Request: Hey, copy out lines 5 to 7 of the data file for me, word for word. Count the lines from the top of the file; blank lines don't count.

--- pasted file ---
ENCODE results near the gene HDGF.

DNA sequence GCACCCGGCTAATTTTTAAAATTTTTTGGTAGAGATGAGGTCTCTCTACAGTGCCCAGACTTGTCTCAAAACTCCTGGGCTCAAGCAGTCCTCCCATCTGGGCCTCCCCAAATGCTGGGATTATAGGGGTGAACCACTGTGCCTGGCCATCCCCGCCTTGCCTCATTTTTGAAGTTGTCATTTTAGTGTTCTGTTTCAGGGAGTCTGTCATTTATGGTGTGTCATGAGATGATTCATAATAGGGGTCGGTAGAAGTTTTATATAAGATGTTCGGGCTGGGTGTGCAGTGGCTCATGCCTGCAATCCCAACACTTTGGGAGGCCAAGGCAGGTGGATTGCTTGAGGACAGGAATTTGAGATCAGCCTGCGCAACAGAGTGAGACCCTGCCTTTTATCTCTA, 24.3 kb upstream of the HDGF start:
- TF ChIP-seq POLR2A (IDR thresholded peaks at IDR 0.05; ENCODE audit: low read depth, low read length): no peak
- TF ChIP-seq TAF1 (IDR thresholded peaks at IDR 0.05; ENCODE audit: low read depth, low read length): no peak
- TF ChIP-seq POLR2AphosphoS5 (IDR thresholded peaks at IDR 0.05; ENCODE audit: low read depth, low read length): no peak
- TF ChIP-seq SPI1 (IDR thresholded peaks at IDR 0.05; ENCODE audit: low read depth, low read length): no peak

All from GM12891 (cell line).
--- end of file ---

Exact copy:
- TF ChIP-seq POLR2AphosphoS5 (IDR thresholded peaks at IDR 0.05; ENCODE audit: low read depth, low read length): no peak
- TF ChIP-seq SPI1 (IDR thresholded peaks at IDR 0.05; ENCODE audit: low read depth, low read length): no peak

All from GM12891 (cell line).